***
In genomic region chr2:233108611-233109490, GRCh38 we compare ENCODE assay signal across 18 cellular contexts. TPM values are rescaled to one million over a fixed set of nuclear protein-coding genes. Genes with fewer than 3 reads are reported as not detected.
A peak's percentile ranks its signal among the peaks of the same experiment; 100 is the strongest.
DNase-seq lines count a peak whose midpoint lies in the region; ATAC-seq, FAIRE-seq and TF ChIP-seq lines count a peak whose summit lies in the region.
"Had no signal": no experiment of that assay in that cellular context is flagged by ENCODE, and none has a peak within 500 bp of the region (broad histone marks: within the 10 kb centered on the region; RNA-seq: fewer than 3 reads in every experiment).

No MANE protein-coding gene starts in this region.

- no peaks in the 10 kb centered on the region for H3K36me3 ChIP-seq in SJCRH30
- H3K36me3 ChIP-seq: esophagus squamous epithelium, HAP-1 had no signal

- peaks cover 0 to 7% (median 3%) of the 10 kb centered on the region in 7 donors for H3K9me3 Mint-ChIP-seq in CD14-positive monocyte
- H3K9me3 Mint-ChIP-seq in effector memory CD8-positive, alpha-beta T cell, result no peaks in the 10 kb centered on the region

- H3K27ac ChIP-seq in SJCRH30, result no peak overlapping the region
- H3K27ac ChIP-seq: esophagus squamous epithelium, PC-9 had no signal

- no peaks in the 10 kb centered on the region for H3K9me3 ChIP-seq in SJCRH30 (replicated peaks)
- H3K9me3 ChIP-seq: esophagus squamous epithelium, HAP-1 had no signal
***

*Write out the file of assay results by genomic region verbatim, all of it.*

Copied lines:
In genomic region chr2:233108611-233109490, GRCh38 we compare ENCODE assay signal across 18 cellular contexts. TPM values are rescaled to one million over a fixed set of nuclear protein-coding genes. Genes with fewer than 3 reads are reported as not detected.
A peak's percentile ranks its signal among the peaks of the same experiment; 100 is the strongest.
DNase-seq lines count a peak whose midpoint lies in the region; ATAC-seq, FAIRE-seq and TF ChIP-seq lines count a peak whose summit lies in the region.
"Had no signal": no experiment of that assay in that cellular context is flagged by ENCODE, and none has a peak within 500 bp of the region (broad histone marks: within the 10 kb centered on the region; RNA-seq: fewer than 3 reads in every experiment).

No MANE protein-coding gene starts in this region.

- no peaks in the 10 kb centered on the region for H3K36me3 ChIP-seq in SJCRH30
- H3K36me3 ChIP-seq: esophagus squamous epithelium, HAP-1 had no signal

- peaks cover 0 to 7% (median 3%) of the 10 kb centered on the region in 7 donors for H3K9me3 Mint-ChIP-seq in CD14-positive monocyte
- H3K9me3 Mint-ChIP-seq in effector memory CD8-positive, alpha-beta T cell, result no peaks in the 10 kb centered on the region

- H3K27ac ChIP-seq in SJCRH30, result no peak overlapping the region
- H3K27ac ChIP-seq: esophagus squamous epithelium, PC-9 had no signal

- no peaks in the 10 kb centered on the region for H3K9me3 ChIP-seq in SJCRH30 (replicated peaks)
- H3K9me3 ChIP-seq: esophagus squamous epithelium, HAP-1 had no signal